­We’re always a little surprised, these days, when an automaker rolls out a brand-new minivan. It’s been a long time since this super-practical vehicle type ruled the suburbs, and while many brands gave up on it in favour of crossovers and SUVs, a few persist and find success thanks to strong brand recognition.

Honda, one of the world’s most recognizable automakers, has redesigned its Odyssey minivan for 2018. The exterior changes aren’t groundbreaking, but it does sport a new face that shares elements from other recent Honda designs like the Civic and Accord.

Our Reviewers:

Chris Chase: Dude with No Kids

Graham Heeps: Family Man Minivan Dad

Two of our contributors, including Chris in Ottawa, Ontario and Graham in Calgary, Alberta, both spent a week with the 2018 Odyssey. Graham hit the road with his family, experiencing the minivan to its full potential. Chris took the more urban approach, driving the Odyssey around town.

Would a guy with no kids ever buy a minivan? No, probably not. Ever. But it’s good to have two different opinions so you can buy your family’s next van with more confidence.

Make sure you also check out our Minivan and Vans Buyer’s Guide


2018 Honda Odyssey review

2018 Honda Odyssey Touring Tested

Performance and Handling

3.5L V6 Engine

Graham:

Not everything has changed: As before, the Odyssey gets its motivation from a 3.5L V6, but it’s now the all-new, direct-injected unit already seen in the latest Pilot. With 280 hp/262 lb-ft (up from 248 hp/250 lb ft in the old model), you’ll never run out of steam. In fact, I’d argue that the Odyssey is quicker than family-focused transport needs to be. The throttle response is surprisingly aggressive, too, even in Eco mode.

10-speed automatic transmission

Chris:

In our top-end Touring tester, the V6 funnels its power to the front wheels through a 10-speed automatic transmission. That Honda-built gearbox is exclusive to the Touring, with lesser trims using a nine-speed sourced from a German supplier, called ZF. We hope Honda eventually transitions all trims to the new 10-speed, which is a smoother shifter.

One of its traits is an aggressive first gear ratio that makes it impossible to move away in slippery conditions without unseemly wheelspin. Honda seems aware of this, and so fits the Odyssey with a “snow” mode that starts the van out in second or third gear (we couldn’t tell which) and dampens throttle response. It works well to help the front wheels find traction in snowy driving.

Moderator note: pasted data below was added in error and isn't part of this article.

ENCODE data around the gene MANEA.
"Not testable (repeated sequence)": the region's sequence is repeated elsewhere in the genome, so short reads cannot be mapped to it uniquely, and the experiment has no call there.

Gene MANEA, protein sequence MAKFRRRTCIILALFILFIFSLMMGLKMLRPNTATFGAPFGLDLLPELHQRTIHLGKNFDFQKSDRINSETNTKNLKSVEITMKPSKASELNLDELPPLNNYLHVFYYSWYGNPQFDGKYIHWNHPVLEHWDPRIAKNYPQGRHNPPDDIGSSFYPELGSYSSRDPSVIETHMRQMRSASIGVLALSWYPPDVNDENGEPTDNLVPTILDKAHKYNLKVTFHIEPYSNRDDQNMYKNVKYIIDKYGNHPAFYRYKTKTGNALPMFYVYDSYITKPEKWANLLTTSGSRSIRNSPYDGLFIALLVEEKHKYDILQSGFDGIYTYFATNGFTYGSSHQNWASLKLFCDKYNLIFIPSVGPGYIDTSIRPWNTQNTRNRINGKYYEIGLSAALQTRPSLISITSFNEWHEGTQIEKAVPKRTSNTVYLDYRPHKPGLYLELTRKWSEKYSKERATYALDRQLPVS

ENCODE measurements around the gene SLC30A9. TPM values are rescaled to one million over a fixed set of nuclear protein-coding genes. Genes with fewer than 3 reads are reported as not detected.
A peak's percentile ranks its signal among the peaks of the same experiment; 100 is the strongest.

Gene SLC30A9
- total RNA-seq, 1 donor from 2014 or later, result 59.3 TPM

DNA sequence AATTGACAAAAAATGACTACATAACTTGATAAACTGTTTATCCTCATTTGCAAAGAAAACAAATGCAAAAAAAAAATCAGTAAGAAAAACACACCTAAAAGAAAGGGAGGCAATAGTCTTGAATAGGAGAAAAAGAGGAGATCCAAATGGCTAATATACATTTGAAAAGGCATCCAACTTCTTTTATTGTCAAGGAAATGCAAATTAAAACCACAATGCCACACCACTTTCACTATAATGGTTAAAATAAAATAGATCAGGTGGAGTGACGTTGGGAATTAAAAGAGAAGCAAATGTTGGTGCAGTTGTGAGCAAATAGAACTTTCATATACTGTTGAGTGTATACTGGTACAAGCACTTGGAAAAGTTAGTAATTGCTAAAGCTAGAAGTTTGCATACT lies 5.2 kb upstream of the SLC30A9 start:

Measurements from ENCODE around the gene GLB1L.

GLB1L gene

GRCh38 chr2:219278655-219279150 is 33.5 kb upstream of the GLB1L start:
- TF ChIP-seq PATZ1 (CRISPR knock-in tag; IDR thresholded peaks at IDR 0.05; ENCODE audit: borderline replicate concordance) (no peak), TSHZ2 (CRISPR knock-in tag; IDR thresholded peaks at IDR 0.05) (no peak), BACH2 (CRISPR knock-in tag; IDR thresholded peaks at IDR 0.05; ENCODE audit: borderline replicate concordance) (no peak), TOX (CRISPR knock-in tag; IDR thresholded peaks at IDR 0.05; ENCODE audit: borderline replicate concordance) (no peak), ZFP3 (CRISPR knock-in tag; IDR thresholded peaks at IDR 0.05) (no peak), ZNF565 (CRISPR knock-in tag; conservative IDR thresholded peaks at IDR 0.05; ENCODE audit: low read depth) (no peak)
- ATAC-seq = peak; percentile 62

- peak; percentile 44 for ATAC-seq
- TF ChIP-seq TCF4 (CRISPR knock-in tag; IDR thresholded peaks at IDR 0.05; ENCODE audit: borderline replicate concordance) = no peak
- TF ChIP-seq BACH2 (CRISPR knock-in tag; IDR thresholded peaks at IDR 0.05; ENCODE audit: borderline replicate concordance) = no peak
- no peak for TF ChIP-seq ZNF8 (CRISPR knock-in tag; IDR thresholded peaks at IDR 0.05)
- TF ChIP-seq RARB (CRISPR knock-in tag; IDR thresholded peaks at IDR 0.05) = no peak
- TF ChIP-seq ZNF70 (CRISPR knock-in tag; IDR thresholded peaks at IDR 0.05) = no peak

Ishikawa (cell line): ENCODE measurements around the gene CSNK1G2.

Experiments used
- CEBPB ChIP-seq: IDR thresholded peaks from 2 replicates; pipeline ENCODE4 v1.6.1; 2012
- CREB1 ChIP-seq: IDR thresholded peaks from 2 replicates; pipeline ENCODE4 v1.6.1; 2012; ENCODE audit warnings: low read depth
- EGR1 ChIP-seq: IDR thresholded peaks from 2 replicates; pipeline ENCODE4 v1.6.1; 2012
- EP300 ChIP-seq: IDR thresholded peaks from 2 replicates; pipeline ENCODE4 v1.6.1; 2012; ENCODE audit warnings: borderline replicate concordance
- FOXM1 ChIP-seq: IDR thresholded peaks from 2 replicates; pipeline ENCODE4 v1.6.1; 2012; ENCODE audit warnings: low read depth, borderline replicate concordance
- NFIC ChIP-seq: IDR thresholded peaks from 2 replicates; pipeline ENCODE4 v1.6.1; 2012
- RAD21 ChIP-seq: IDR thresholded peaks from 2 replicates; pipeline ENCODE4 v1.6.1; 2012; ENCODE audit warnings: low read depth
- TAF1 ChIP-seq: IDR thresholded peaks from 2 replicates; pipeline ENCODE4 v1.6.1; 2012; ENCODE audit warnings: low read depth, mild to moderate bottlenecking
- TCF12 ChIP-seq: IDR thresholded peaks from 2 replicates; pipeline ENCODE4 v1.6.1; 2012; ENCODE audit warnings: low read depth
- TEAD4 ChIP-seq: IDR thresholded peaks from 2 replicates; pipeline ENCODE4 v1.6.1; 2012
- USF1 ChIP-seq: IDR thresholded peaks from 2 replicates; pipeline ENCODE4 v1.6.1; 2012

2018 Honda Odyssey review

Driving Impressions: New Odyssey on the Road

Chris:

While the Odyssey has long been our favourite minivan to drive, with handling sharper than the class average, this new design somehow builds on that. It’s still as much fun to drive as you can get in this category, with responsive steering that (thankfully) lacks the darty on-centre feel of the setups in the Civic and Accord, and it does all that while offering a comfortable ride.

Through a combination of cylinder deactivation and an engine designed to shut off at stoplights, Honda promises fuel consumption as low as 12.2/8.5 L/100 km (city/highway), but cold weather and lots of snow conspired to kick our real-world average up to nearly 15.0 L/100 km.

Graham:

In a week with the Odyssey in unseasonably warm, dry conditions that included a highway run to the mountains and lots of stop-start city use, I averaged right on the stated combined consumption figure of 10.6 L/100 km. I’d have traded some performance for lower fuel consumption. In Europe, turbodiesels provide a good blend of torque and economy in minivans like the Ford Galaxy; there’s no sign of diesels breaking through in this segment in North America, but perhaps the excellent Chrysler Pacifica Hybrid’s plug-in electric technology – with which I averaged 6.2 L/100 km earlier this year – provides a taste of things to come.

I found the van to be comfortable when cruising at speed. Unfortunately, in this Touring grade at least, which is fitted with 19-inch rims, it didn’t soak up low-speed lumps and bumps around town in the way I would expect for a vehicle that’ll see most of its service in an urban environment.